SON: Instruments


The 32inch Telescope 

Built by The Harlingten Center for Innovative Optics, Ltd. ,UK, the telescope is located at the Searchlight Observatory Network site on Haleakala Summit, Maui, Hawaii. 

The telescope optics where generated, figured and coated by The Harlingten Center for Innovative Optics, Inc., in its Benson, Arizona optics fabrication shop.



 The 50inch Telescope

Left is the University of Tasmania’s new 1.3 m  telescope located at  Bidsee Tier, Tasmania, Australia.

This telescope was built at the expense and request of Clark McDonald Anderson, The Baron of Kirriemuir, Angus County, Scotland and donated to the University of Tasmania, Australia. 

The donation of this telescope to the University of Tasmania (UTas) inspired the UTas to fund and build the new John Greenwood Observatory on Bisdee Tier, Tasmania, Australia (see photos).

This telescope was built by The Harlingten Center of  Innovative Optics, Ltd. in Vancouver, Canada. 

The Ritchie Chretien optics have been generated, polished and coated by The Harlingten Center of Innovative Optics, Inc.. Benson, Arizona, U.S.A.

 50inch Dome

The 50inch telescope will be housed in a Sirius Observatories 6.7m dome, completely automated and remote  controllable.

The dome is marine fiberglass that has been reinforced with a steel frame to assist in lifting equipment and in assembling the telescope.

The motor drives are battery driven with solar charging.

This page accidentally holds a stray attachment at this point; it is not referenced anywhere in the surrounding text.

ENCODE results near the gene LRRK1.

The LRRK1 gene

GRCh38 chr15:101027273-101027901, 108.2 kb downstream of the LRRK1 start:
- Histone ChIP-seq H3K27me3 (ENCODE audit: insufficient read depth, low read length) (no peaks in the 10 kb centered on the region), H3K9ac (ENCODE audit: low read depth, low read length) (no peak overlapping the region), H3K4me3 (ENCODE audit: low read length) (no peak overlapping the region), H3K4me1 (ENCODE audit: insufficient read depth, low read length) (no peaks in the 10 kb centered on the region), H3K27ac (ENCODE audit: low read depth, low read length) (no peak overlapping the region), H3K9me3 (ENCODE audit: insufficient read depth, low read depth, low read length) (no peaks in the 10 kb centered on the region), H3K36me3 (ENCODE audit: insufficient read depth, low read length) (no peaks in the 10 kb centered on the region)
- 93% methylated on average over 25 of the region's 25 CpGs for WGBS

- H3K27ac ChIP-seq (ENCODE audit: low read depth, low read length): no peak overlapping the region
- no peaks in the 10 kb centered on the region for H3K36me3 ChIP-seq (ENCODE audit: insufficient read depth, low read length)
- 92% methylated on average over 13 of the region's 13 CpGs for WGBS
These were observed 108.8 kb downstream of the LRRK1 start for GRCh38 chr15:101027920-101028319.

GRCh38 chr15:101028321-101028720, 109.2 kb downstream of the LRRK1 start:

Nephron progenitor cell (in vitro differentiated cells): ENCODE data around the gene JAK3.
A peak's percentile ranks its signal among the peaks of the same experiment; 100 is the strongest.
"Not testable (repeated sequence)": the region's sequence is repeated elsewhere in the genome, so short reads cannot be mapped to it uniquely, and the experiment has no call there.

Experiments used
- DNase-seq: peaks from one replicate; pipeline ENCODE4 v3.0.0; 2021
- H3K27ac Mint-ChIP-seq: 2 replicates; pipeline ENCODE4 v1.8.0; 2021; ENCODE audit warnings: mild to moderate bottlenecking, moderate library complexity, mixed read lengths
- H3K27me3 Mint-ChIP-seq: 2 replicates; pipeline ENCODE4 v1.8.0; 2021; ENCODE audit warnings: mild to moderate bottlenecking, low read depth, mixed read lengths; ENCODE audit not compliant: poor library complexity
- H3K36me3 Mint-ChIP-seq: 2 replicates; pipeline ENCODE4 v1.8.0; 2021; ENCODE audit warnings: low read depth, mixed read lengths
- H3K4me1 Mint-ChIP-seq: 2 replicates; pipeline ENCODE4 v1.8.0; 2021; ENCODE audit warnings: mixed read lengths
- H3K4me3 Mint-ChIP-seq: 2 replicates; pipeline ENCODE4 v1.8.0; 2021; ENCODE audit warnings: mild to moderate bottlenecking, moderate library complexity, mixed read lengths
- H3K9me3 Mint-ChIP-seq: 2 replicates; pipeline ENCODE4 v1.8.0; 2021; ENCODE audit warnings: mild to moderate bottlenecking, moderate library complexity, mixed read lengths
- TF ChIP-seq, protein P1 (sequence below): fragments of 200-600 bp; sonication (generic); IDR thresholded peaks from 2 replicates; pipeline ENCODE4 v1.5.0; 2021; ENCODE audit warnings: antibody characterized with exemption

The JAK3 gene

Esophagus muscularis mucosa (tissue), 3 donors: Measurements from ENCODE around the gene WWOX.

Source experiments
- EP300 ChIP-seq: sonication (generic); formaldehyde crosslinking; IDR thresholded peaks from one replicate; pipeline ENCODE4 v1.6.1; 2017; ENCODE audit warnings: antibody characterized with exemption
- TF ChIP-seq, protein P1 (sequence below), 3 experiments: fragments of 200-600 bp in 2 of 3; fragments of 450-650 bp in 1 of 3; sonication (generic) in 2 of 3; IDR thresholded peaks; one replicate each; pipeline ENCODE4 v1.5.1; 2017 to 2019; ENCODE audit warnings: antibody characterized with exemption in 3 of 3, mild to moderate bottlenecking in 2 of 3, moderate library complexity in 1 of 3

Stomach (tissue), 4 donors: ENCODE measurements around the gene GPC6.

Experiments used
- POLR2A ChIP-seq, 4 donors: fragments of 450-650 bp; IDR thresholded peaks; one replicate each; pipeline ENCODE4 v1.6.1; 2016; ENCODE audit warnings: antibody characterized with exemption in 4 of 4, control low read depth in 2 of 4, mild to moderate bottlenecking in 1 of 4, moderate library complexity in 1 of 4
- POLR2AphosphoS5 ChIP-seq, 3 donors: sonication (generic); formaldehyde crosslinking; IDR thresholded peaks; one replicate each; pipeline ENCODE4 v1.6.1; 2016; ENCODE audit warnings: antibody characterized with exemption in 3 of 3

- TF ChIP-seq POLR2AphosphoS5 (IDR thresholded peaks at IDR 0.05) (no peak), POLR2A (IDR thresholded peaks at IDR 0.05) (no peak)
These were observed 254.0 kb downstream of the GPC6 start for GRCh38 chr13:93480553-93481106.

The dome sits on 1.8m high panels with custom remote controllable vents for airflow through the dome during the night and to help with thermal control. The dome aperture has a sliding upper hutter and a lower hatch that can be closed during windy periods or opened to observe objects near the horizon.


The Searchlight Observatory Network Site at San Pedro de Atacama in conjuction with Celestial Explorations Observatory in Chile.

This site currently has two 20-inch (50-cm) telescopes equipped with U42 Apogee cameras, mounted on Paramount Bisque Mounts.

The Clamshell Domes are built from The Harlingten Center for Innovative Optics, Inc. dome molds located in San Pedro de Atacama in partnership with our friend and partner “the most excellent” Alain Maury of The Celestial Explorations Observatory, Chile, discoverer extraordinaire of minor planets and other celestial bodies in motion. 

The All Sky Survey Telescope is a joint effort comprising a Searchlight Observatory Network / Alain Muary / SpaceObs / Celestial Explorations Observatory collaboration dedicated to the detection of visible changes in the San Pedro de Atacama skies from exta solar planet transits to minor planet motions.

The All Sky Survey Telescope is comprised of 8 x 200 mm Canon, wide angle lenses mounted on a purpose build fork mount, equipped with Finger Lake Instrument cameras and housed in a Harlingten Center for Innovative Optics, Inc./ Alain Maury/ SpaceObs, Clamshell Dome.

A 1 meter, off-axis, follow-up, companion telescope to the All Sky Survey Telescope is currently under construction at the Harlingten Center for Innovative Optics, Inc. Benson, Arizona facility and expected to be installed in fall 2012.   

30inch Telescope.